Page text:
The trick is to get the smoke to burn completely. Enclosing the tires, heating them, then burning the smoke, seems to be a reasonable way. A propane assisted start seems reasonable. If the tires are burned in a chamber where the inner part is a ceramic or whatever, firebrick, and the outer is a steel shell, that should take care of the temperature problem, allowing them to burn very hot without having a housing meltdown. The volume of firebrick may be chosen to give enough thermal mass to keep temperatures high enough inside to allow intermittent fueling with fresh tyres. (oops, some english snuck in there). I would arrange a blower, and also a secondary combustion. The output from the blower could be split in two, with one airstream going to the lower unit, one going to the secondary burner, which could be propane assisted, or could be done with high voltage. One air gate in front of the blower would adjust the flow rate, and two gates after the blower would let you divide the flow between primary and secondary burners. Maybe the motor could be controlled for total airflow rate, depends on the motor and controller. If going the high voltage route, an experiment is needed in order to determine what voltage is required to cause current to flow in the exhaust stream. It's possible to lower the voltage requirement by seeding the furnace with salts, a flue-cleaning powder would probably work for this. A large quantity wouldn't be needed, just a small 'dusting' into the secondary burner. The resulting arc through the smoke could reach extremely high temperatures, requiring the 'burn chamber' to be cooled, possibly by circulating the secondary airflow around that section, before it enters the chamber. Heat from this secondary burner would be extracted into the room with a standard heat exchanger, or passively through a suitable length of stovepipe. This all sounds a lot more involved than a simple burner, but it's not rocket science. One problem I can see immediately is if the fan stops, say a power failure, when the chamber is hot. You might have to be able to contain a super hot liquid rubber running down the walls of the housing, into the base, hopefully not backing up into the air inlet. You also may need to protect from a possible backfire out the inlet. Another concern is when you open the door to refuel, you could get a backfire.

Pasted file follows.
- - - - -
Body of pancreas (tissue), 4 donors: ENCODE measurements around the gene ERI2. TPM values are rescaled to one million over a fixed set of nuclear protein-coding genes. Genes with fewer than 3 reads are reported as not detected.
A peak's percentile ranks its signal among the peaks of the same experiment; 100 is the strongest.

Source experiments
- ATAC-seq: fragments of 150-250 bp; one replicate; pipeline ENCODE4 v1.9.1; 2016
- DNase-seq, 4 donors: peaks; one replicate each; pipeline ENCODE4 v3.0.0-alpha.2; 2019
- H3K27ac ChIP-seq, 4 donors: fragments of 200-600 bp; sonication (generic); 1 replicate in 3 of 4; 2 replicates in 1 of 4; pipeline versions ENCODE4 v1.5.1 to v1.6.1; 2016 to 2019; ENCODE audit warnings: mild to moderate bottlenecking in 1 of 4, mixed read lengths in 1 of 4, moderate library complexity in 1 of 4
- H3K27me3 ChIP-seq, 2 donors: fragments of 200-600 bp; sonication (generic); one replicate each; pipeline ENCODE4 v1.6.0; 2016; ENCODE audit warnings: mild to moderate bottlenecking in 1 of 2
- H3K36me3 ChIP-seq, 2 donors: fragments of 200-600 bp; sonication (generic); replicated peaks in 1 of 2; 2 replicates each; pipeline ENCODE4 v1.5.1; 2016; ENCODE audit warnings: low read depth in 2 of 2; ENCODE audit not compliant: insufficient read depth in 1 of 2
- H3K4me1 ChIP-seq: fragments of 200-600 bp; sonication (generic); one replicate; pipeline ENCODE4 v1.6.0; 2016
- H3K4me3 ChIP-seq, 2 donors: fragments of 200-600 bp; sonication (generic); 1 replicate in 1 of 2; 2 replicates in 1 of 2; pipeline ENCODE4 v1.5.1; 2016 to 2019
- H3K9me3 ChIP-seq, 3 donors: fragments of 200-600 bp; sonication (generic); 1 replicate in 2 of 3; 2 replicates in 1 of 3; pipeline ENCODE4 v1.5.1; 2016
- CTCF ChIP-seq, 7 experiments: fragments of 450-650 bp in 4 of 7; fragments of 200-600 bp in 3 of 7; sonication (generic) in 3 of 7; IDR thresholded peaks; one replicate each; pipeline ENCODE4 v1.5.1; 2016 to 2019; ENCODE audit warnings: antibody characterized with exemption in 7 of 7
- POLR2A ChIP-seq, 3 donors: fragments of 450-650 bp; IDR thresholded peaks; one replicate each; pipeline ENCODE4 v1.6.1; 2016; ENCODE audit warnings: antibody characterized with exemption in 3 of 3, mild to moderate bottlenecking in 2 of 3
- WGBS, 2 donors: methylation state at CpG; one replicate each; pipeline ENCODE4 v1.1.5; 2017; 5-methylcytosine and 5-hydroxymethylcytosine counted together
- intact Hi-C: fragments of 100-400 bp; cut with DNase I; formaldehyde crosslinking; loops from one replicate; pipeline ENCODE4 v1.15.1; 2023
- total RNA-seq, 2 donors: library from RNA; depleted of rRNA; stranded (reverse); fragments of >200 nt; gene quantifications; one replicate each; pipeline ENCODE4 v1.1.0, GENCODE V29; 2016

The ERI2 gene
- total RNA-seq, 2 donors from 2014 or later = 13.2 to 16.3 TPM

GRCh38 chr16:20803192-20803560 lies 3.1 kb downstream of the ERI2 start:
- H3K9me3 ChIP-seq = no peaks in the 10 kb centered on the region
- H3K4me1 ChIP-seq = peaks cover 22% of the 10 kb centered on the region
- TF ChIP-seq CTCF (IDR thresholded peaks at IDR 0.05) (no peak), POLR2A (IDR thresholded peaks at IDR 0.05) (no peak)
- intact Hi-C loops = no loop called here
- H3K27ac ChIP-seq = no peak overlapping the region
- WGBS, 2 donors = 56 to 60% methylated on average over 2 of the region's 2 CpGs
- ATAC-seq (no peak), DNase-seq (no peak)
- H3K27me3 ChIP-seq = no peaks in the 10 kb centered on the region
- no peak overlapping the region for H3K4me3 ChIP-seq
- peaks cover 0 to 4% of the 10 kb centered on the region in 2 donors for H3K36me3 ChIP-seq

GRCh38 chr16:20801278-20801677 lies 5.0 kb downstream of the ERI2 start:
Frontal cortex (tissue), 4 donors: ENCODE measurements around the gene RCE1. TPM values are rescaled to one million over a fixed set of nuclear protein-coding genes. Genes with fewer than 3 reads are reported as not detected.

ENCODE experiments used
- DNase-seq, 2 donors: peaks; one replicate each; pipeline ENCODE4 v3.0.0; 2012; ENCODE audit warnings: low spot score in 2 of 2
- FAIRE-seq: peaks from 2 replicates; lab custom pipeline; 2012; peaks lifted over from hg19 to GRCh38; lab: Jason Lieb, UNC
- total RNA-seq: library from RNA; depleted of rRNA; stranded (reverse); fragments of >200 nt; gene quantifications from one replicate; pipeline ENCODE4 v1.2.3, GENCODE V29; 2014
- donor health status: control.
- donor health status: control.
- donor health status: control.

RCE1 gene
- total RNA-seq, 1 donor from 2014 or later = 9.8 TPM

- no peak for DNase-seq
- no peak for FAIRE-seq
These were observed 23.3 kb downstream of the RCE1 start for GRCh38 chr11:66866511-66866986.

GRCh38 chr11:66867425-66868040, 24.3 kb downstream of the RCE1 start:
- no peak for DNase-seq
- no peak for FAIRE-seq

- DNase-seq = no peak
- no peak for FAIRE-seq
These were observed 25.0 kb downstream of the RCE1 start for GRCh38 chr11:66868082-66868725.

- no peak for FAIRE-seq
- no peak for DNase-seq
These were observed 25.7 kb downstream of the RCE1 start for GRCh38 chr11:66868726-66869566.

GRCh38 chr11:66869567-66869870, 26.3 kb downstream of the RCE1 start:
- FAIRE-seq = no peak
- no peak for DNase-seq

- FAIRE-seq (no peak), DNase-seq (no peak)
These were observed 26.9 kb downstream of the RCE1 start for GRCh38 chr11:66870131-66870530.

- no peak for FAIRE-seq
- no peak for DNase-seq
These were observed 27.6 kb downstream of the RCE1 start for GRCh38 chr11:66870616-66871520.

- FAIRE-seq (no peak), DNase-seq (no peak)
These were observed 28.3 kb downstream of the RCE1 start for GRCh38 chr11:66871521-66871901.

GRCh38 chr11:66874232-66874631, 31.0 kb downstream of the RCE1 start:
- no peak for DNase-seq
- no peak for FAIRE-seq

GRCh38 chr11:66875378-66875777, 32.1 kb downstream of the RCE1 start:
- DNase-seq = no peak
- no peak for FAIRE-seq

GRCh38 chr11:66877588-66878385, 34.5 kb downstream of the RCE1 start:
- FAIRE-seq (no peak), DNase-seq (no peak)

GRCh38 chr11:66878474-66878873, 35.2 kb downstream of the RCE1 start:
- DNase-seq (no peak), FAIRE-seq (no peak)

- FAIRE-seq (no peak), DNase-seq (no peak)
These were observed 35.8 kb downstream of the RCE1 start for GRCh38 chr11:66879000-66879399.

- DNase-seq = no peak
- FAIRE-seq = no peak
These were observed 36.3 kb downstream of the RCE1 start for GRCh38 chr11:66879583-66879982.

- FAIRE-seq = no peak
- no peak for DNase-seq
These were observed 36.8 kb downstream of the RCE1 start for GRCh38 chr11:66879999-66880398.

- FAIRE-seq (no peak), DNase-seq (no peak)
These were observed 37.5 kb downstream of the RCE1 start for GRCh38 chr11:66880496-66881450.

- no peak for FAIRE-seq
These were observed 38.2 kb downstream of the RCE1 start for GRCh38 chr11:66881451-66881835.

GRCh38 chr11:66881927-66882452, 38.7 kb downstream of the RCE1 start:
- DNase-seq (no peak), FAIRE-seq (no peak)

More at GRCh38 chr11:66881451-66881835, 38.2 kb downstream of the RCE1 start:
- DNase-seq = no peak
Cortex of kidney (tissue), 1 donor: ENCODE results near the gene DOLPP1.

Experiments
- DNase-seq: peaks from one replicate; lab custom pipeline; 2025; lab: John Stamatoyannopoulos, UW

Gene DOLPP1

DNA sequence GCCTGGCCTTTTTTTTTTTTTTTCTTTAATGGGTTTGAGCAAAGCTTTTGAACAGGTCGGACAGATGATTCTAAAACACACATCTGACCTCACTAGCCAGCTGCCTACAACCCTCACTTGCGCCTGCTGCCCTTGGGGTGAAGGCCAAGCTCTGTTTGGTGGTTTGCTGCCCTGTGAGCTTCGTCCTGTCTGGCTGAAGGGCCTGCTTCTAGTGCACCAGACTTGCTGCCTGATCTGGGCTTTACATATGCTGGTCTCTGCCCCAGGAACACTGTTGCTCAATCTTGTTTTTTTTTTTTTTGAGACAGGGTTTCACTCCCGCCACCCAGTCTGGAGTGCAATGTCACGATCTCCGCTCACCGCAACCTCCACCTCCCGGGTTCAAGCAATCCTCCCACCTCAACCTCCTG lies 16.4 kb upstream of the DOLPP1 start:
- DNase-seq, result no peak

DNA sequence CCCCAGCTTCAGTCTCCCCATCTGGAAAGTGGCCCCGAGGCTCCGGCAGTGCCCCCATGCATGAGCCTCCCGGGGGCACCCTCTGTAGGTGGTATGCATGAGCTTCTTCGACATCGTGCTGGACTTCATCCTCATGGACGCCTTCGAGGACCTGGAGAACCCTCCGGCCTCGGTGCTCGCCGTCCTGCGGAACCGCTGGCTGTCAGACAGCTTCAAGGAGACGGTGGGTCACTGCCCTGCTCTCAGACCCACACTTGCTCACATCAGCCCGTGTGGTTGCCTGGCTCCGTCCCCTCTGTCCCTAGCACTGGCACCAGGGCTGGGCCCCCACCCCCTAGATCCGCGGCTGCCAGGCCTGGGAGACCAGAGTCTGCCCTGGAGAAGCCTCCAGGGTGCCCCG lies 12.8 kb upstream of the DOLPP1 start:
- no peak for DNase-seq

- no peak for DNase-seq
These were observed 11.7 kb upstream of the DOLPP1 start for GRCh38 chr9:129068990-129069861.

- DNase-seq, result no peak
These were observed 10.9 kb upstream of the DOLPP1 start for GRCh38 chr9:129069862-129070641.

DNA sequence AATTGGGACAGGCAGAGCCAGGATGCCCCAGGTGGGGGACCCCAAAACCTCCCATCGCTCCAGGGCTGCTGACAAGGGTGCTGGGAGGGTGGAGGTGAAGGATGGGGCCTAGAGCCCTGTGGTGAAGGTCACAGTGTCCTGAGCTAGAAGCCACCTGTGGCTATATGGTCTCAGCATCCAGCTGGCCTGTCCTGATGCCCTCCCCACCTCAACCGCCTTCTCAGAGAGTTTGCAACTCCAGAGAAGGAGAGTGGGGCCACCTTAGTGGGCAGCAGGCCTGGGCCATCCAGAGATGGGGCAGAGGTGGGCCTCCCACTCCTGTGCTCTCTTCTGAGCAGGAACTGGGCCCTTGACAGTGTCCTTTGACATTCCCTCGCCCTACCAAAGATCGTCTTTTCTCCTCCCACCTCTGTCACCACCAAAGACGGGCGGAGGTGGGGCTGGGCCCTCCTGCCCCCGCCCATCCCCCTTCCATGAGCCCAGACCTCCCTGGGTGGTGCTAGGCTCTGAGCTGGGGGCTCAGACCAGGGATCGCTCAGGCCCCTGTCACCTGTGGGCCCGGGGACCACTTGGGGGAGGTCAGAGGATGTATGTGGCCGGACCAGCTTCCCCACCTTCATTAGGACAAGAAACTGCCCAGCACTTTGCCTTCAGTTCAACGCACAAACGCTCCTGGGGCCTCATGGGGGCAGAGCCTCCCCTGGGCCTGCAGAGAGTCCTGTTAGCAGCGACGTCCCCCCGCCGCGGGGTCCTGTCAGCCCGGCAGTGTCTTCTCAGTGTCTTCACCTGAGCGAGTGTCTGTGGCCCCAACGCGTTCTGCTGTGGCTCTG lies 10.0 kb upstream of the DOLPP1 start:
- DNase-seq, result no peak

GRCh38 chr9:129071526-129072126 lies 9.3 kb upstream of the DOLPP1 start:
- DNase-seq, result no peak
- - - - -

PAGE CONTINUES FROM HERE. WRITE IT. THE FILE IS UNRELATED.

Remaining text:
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  • wierdscience
    replied
    Reusing tires in asphalt ya thats been done,but did you know that a lot of your newer ultra high mile warranty tire include rubber from recycled tires?

    I know of a guy down at the local Nasa facility who was heading up a project to freeze tire chunks so they could be ground up more effeicently,according to him the recycled tire rubber when added to the new tire mix increased the life cycle of the tire as much as 50%,something to do with having already been treated before.